Re-shaping the perception of sustainable fashion

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MEET...Clan of Cro

MEET...Clan of Cro MEET...Clan of Cro

There is a softness about Kendall Eckerd Falcon’s designs that is hard put into words. Her clean lines and expressive silhouettes speak for themselves. Since she started her own brand, Clan of Cro, Kendall has developed her very own model of femininity – one that survives time. Through vintage inspired collections, she pushes us to rethink the lifetime of objects and fashion.

 

Where did you grow up and how do you think your upbringing influenced what you do now? 

I was born in Pittsburgh, Pennsylvania but grew up in a town outside of Dallas, TX. Where I grew up felt much like a bubble – where everyone buys the same things and dresses in similar ways. I always felt like a bit of an odd ball in the way I would dress but looking back it wasn’t really anything outside of the norm. When I think of the way I grew up I mostly think about my family. My mother is still my best friend and has always encouraged me, my father has a mind for business and has instilled an intense work ethic in my life. My older brother has also always been a big influence in my life, he’s a writer with sharp wit and the warmest heart. I feel lucky to have grown up surrounded by hard workers, creative minds and encouraging words.

 

How was Clan of Cro born? 

Upon finishing school, I was working as an assistant designer for an independent label based out of LA. It was a very small team and I was lucky to receive a lot of responsibility within the company. I was thrown into a lot of situations where I didn’t have experience but had to come to solutions. This really taught me that the only way to learn is to do and when I felt the timing was right I dropped everything to focus on creating Clan of Cro full time. Starting with branding and a lot of designing, I began to define my principles and what my purpose was for my designs and my company.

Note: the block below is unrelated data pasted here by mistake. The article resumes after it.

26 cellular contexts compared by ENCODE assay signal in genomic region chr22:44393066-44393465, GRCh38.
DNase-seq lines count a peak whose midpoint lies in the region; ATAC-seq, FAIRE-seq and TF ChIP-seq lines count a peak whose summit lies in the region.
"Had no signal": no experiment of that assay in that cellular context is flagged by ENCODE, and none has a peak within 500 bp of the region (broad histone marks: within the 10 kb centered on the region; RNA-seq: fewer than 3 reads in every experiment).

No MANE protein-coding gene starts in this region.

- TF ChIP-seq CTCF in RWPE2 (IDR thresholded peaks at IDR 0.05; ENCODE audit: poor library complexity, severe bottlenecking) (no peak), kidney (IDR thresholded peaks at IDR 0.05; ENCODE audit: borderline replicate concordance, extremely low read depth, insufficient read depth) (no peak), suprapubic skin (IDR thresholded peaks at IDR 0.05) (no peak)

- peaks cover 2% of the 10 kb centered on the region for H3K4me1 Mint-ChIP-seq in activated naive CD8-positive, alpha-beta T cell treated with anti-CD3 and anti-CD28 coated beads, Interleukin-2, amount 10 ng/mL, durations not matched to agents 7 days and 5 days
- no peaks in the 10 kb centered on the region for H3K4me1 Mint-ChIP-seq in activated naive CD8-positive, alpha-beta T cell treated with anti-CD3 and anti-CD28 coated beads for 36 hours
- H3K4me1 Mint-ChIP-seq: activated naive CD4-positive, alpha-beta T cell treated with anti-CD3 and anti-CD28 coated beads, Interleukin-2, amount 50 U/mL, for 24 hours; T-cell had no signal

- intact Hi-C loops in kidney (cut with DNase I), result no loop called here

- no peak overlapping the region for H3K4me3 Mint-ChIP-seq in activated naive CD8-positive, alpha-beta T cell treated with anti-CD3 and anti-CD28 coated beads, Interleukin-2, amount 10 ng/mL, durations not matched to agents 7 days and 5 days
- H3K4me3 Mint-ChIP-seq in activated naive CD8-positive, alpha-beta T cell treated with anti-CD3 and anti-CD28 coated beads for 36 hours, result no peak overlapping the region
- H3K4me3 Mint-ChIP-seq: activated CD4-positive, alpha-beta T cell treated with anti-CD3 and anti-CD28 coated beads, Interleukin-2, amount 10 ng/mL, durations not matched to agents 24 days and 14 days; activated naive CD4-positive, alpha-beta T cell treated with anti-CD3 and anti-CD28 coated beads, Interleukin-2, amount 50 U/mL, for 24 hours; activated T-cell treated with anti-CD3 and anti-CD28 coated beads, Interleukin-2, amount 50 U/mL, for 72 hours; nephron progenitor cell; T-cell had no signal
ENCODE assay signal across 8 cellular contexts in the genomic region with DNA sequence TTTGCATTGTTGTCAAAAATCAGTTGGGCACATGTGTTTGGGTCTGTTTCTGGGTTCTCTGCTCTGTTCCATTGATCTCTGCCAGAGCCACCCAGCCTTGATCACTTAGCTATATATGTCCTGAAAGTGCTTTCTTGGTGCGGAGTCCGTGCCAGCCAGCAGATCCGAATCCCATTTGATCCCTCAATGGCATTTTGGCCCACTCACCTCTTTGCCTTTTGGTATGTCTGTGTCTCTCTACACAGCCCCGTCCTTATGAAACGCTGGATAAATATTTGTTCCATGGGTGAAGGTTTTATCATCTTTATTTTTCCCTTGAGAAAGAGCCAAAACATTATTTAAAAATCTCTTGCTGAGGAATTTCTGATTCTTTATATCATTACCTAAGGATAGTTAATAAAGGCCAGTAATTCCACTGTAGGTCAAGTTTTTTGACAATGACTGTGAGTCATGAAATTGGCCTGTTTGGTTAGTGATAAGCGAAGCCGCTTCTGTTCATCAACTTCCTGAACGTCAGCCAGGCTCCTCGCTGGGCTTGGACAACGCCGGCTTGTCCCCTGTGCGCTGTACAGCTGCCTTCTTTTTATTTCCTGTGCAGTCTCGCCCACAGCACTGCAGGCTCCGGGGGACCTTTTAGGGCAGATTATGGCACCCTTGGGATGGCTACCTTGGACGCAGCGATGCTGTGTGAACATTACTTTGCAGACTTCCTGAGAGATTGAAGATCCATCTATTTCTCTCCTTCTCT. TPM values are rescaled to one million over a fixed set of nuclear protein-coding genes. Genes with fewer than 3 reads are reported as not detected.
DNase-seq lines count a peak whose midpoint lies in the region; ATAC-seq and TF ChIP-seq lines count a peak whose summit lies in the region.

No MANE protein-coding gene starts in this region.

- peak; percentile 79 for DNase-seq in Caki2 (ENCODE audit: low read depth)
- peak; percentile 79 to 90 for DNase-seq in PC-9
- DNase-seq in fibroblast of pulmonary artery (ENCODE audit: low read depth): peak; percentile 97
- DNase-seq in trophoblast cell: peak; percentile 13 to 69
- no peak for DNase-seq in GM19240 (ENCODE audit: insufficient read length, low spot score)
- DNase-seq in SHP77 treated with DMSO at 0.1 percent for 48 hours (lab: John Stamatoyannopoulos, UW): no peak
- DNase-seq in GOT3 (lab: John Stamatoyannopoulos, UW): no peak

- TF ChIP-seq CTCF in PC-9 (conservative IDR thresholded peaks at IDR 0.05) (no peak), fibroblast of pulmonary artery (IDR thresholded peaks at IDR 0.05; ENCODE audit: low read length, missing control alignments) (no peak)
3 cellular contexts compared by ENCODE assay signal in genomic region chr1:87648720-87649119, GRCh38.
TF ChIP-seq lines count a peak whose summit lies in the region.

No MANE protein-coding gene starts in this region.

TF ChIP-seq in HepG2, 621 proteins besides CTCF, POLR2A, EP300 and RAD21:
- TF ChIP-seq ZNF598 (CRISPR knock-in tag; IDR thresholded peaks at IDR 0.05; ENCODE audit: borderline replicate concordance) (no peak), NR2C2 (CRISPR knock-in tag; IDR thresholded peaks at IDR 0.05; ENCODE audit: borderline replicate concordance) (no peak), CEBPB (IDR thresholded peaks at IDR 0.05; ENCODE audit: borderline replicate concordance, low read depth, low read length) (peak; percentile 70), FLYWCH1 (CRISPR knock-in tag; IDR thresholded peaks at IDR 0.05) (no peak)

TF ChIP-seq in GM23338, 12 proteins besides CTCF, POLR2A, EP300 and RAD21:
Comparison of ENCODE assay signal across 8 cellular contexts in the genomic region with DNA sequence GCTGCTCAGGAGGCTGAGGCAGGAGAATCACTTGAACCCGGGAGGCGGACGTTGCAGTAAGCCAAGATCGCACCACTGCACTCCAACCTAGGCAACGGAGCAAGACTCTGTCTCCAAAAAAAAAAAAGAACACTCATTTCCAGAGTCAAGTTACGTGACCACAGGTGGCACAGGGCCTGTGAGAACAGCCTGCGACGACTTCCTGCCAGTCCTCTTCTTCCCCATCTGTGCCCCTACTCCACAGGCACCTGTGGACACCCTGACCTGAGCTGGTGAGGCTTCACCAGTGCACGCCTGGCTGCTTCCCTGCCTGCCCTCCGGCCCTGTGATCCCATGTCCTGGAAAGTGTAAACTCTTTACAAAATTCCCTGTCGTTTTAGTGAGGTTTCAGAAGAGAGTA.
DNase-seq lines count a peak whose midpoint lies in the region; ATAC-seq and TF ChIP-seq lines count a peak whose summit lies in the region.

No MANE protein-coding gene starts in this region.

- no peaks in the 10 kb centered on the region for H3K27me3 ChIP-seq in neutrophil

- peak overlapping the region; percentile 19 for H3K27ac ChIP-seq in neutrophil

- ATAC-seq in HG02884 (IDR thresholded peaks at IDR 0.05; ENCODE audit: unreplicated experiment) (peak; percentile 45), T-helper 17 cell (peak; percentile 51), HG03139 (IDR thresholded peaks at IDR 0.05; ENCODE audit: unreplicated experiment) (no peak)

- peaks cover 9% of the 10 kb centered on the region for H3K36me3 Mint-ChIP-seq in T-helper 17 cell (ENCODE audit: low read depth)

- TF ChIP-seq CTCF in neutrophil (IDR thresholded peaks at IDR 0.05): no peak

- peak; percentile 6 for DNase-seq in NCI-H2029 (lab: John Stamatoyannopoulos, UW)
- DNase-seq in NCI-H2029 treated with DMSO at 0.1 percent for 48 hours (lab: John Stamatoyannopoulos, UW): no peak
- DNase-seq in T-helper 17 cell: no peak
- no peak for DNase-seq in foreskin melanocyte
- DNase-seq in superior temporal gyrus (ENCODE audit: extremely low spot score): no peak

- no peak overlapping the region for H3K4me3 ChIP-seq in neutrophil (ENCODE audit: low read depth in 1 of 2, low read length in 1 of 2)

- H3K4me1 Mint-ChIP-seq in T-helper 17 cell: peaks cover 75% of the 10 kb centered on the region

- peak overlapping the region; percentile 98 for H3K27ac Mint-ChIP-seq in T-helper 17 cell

Who were the people who inspired you to become a designer? 

My grandmother is an incredible seamstress. She was the first to introduce me to a sewing machine at age 9. Every time I would visit her we’d start with a few designs and ideas, go down to the fabric store and lay everything out in her studio. She taught me about patterns and how it all comes together. I continued to sew throughout my life but it wasn’t really until my late teenage years that I thought about it as a career. I had a high school fashion design teacher who encouraged me to look into schools and it was pretty much decided from there.

 

Has sustainability always played a big role in your life?

I wouldn’t say that it always has, no. When I was young it wasn’t something I thought too much about, especially how wasteful fashion can be. I have always been drawn to vintage clothing and objects and preferred to buy things in that way to fill my life. But it wasn’t until studying fashion in school and in beginning my own label where I learned about production and what fast fashion is really doing to our industry. Not only is it wasteful but these incredibly fast cycles of cheap and disposable fashion are hurting designers who truly have a vision and a voice in the language of clothing. It’s hurting our art.